• skylights. It’s important that they be double-pane or they may not be cost-effective. Flashing skylights correctly is key to avoiding leaks;
  • light shelves. Light shelves are passive devices designed to bounce light deep into a building. They may be interior or exterior. Light shelves can introduce light into a space up to 2½ times the distance from the floor to the top of the window, and advanced light shelves may introduce four times that amount;
  • clerestory windows.  Clerestory windows are short, wide windows set high on the wall. Protected from the summer sun by the roof overhang, they allow winter sun to shine through for natural lighting and warmth; and
  • light tubes.  Light tubes use a special lens designed to amplify low-level light and reduce light intensity from the midday sun. Sunlight is channeled through a tube coated with a highly reflective material, and then enters the living space through a diffuser designed to distribute light evenly.

8. Insulate windows and doors.

About one-third of the home’s total heat loss usually occurs through windows and doors. The following are ways to reduce energy lost through windows and doors:

  • Seal all window edges and cracks with rope caulk. This is the cheapest and simplest option.
  • Windows can be weatherstripped with a special lining that is inserted between the window and the frame. For doors, apply weatherstripping around the whole perimeter to ensure a tight seal when they’re closed. Install quality door sweeps on the bottom of the doors, if they aren’t already in place.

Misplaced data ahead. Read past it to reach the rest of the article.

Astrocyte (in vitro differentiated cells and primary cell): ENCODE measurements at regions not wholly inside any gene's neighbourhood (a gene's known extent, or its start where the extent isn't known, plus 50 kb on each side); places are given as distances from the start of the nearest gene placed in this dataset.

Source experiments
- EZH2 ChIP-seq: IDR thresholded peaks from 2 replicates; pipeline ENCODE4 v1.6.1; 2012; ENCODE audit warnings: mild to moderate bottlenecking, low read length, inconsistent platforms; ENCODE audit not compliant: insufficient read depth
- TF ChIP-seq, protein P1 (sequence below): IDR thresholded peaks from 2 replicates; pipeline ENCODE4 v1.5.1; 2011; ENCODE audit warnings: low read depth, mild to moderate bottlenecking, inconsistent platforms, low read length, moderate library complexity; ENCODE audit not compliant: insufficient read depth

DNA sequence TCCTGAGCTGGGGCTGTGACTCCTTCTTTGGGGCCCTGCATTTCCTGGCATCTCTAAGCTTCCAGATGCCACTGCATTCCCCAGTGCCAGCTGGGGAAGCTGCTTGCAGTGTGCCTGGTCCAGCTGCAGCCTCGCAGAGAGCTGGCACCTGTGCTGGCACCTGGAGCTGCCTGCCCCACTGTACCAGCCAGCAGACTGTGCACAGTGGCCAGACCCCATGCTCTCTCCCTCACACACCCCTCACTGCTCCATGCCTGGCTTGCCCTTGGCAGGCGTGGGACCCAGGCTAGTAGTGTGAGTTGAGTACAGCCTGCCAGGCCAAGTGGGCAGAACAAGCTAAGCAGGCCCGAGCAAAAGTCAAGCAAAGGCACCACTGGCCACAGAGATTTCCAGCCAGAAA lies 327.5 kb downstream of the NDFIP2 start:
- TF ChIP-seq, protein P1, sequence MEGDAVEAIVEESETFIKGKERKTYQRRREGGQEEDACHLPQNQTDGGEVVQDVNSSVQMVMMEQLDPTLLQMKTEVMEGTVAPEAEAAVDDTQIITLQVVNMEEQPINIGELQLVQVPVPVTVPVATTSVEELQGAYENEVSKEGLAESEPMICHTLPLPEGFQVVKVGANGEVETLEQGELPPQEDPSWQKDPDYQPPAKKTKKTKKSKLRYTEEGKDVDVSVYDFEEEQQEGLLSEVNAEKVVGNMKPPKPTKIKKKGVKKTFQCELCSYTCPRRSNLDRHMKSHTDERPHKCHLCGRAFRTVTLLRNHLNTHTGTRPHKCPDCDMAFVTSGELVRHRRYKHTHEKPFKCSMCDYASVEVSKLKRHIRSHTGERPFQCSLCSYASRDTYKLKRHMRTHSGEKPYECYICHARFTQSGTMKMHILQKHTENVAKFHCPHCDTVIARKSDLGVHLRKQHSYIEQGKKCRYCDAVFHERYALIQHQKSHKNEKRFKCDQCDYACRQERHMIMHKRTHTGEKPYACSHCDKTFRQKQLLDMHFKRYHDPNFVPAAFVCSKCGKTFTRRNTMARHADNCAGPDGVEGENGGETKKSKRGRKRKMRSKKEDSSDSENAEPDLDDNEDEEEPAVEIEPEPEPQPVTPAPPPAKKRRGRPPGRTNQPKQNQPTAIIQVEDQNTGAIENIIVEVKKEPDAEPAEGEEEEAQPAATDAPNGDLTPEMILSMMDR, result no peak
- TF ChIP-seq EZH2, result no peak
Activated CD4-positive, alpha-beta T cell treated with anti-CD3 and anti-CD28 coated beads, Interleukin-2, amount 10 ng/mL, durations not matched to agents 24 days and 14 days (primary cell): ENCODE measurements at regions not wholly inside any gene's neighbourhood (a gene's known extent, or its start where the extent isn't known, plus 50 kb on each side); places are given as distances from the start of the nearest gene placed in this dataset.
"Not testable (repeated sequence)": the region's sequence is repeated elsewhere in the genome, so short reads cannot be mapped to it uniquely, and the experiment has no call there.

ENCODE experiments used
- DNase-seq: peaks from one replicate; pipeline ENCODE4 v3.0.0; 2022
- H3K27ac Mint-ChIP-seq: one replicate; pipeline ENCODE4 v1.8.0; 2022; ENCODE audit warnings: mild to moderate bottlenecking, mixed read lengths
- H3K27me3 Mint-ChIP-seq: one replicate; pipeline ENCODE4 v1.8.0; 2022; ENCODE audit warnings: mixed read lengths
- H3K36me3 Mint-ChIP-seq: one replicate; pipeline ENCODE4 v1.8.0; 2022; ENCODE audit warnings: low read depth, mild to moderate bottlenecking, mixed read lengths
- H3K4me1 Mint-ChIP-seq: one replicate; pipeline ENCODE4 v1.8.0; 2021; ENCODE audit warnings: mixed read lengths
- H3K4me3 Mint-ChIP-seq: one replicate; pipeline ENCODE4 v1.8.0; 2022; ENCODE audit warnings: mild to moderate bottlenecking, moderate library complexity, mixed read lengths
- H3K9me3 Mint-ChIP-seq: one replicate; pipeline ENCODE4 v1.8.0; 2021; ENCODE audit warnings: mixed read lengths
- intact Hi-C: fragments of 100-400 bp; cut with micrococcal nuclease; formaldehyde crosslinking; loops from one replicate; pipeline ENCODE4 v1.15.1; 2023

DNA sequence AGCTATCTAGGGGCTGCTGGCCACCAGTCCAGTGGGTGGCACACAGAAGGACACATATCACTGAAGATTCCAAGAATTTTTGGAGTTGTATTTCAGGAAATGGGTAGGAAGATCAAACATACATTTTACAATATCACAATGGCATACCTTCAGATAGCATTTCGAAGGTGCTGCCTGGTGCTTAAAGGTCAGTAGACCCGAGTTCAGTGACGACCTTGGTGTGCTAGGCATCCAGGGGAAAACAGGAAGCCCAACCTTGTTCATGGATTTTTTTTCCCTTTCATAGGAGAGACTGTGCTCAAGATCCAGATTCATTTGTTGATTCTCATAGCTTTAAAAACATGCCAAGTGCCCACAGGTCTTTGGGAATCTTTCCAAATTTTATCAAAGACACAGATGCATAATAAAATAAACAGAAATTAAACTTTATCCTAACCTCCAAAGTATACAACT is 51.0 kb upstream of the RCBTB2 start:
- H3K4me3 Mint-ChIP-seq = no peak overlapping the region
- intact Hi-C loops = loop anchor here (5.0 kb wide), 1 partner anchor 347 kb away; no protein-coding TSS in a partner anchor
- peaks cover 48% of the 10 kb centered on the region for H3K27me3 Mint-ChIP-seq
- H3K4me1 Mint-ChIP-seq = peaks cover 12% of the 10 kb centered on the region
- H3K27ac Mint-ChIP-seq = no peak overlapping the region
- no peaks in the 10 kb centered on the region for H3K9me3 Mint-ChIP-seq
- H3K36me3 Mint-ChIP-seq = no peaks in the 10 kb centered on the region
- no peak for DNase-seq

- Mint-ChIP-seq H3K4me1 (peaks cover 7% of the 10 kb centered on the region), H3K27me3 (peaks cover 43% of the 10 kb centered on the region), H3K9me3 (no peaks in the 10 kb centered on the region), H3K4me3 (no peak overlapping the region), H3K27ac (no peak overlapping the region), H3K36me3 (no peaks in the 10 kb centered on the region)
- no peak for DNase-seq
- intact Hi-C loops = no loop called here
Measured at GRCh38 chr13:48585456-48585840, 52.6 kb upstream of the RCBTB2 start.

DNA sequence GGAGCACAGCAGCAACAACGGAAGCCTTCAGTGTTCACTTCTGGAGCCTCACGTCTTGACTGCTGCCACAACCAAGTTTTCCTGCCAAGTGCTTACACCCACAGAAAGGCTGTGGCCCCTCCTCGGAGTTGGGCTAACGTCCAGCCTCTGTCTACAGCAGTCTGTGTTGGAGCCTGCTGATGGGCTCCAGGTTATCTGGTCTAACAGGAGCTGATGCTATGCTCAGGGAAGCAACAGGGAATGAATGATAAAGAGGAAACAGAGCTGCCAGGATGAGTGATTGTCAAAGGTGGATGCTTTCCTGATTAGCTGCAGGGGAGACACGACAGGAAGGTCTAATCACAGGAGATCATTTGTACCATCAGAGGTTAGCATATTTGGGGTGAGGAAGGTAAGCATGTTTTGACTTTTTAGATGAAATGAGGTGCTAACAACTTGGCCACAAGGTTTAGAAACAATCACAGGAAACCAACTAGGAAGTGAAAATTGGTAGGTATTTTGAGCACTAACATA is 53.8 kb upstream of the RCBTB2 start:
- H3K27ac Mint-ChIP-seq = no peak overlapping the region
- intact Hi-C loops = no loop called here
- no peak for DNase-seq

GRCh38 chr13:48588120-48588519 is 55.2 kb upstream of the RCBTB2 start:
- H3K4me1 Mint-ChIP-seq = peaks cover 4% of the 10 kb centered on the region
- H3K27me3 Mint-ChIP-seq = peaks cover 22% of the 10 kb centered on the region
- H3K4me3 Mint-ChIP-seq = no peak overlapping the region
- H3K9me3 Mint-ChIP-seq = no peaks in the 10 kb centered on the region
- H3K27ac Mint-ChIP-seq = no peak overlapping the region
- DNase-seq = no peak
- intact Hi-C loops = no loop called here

• Install storm windows at windows with only single panes. A removable glass frame can be installed over an existing window.
  • If existing windows have rotted or damaged wood, cracked glass, missing putty, poorly fitting sashes, or locks that don’t work, they should be repaired or replaced.

9. Cook smart.

An enormous amount of energy is wasted while cooking. The following recommendations and statistics illustrate less wasteful ways of cooking:

  • Convection ovens are more efficient that conventional ovens. They use fans to force hot air to circulate more evenly, thereby allowing food to be cooked at a lower temperature. Convection ovens use approximately 20% less electricity than conventional ovens.
  • Microwave ovens consume approximately 80% less energy than conventional ovens.
  • Pans should be placed on the matching size heating element or flame.
  • Using lids on pots and pans will heat food more quickly than cooking in uncovered pots and pans.
  • Pressure cookers reduce cooking time dramatically.
  • When using conventional ovens, food should be placed on the top rack. The top rack is hotter and will cook food faster.

10. Change the way you do laundry.

  • Do not use the medium setting on your washer. Wait until you have a full load of clothes, as the medium setting saves less than half of the water and energy used for a full load.
  • Avoid using high-temperature settings when clothes are not very soiled. Water that is 140° F uses far more energy than 103° F for the warm-water setting, but 140° F isn’t that much more effective for getting clothes clean.